Background: Orthopaedic conditions incur more than 52 million disability-adjusted life years annually worldwide. This burden disproportionately affects low and middle-income countries, which are least equipped to provide orthopaedic care. We aimed to assess orthopaedic capacity in Ghana, describe spatial access to orthopaedic care, and identify hospitals that would most improve access to care if their capacity was improved.
Methods: Seventeen perioperative and orthopaedic trauma care-related items were selected from the World Health Organization’s Guidelines for Essential Trauma Care. Direct inspection and structured interviews with hospital staff were used to assess resource availability and factors contributing to deficiencies at 40 purposively sampled facilities. Cost-distance analyses described population-level spatial access to orthopaedic trauma care. Facilities for targeted capability improvement were identified through location-allocation modeling.
Results: Orthopaedic trauma care assessment demonstrated marked deficiencies. Some deficient resources were low cost (e.g., spinal immobilization, closed reduction capabilities, and prosthetics for amputees). Resource nonavailability resulted from several contributing factors (e.g., absence of equipment, technology breakage, lack of training). Implants were commonly prohibitively expensive. Building basic orthopaedic care capacity at 15 hospitals without such capacity would improve spatial access to basic care from 74.9% to 83.0% of the population (uncertainty interval [UI] of 81.2% to 83.6%), providing access for an additional 2,169,714 Ghanaians.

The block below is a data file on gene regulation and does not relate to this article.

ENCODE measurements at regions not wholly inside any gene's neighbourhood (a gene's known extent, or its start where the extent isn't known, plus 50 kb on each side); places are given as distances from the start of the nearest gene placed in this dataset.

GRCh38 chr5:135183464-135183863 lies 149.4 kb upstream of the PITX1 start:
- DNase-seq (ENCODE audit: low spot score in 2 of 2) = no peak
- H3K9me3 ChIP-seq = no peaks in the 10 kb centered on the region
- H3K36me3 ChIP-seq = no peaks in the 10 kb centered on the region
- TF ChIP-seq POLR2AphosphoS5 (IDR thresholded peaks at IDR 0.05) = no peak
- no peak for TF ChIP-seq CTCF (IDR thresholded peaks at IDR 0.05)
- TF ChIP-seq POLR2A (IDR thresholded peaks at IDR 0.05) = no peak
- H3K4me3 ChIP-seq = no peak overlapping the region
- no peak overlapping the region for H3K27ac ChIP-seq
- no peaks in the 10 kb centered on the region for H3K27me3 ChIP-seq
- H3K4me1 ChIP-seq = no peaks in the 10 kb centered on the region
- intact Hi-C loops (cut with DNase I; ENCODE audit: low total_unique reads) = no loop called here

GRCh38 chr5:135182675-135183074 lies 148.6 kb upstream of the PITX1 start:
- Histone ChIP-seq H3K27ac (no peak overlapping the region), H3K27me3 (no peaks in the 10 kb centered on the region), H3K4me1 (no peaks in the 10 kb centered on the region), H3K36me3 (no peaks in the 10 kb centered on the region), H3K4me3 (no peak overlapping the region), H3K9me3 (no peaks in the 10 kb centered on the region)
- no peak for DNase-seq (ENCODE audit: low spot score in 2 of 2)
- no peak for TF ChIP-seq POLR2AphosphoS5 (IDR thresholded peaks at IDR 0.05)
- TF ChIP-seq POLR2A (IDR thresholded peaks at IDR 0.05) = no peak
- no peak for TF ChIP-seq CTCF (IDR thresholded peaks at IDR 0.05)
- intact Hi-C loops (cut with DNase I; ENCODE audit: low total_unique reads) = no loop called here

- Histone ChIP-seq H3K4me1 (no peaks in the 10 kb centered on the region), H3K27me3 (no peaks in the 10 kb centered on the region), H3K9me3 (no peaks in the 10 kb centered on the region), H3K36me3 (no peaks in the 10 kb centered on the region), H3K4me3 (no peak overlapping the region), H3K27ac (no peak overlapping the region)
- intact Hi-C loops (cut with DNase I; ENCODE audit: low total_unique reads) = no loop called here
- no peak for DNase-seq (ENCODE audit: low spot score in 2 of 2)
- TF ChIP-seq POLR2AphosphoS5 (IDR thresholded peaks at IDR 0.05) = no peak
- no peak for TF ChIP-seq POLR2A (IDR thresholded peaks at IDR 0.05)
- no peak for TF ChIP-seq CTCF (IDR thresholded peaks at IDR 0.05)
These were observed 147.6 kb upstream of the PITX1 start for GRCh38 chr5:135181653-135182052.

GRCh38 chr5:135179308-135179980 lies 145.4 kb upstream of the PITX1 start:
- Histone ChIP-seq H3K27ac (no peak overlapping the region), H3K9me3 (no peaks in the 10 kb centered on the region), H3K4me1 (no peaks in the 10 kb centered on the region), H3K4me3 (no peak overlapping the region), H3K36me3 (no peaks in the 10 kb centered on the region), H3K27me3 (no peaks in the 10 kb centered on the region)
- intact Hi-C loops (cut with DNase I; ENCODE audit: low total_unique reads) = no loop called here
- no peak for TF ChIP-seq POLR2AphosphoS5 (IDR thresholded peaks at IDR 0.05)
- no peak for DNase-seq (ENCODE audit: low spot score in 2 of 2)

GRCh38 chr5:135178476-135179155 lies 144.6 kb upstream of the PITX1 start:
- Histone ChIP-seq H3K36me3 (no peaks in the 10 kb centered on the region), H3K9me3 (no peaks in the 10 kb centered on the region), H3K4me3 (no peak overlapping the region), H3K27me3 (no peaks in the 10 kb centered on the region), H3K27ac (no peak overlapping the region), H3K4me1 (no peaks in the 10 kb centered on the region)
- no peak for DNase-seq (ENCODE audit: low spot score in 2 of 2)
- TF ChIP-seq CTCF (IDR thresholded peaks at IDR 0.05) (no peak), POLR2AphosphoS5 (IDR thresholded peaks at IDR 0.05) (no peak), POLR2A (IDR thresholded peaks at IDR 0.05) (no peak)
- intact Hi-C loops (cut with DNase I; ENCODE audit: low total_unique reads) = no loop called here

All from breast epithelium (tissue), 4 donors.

Conclusions: The availability of several low-cost resources could be better supplied by improvements in organization and training for orthopaedic trauma care. There is a critical need to advocate and provide funding for orthopaedic resources. These initiatives might be particularly effective if aimed at hospitals that could provide care to a large proportion of the population.
Investigation performed at the Kwame Nkrumah University of Science and Technology, Kumasi, Ghana
Disclosure: This study was funded by grants R25-TW009345 and D43-TW007267 from the Fogarty International Center, U.S. National Institutes of Health. The content is solely the responsibility of the authors and does not necessarily represent the official views of the National Institutes of Health. On the Disclosure of Potential Conflicts of Interest forms, which are provided with the online version of the article, one or more of the authors checked “yes” to indicate that the author received payment and/or services from a third party (government, commercial, private foundation, etc.) for an aspect of the submitted work.
- Copyright © 2016 by The Journal of Bone and Joint Surgery, Incorporated
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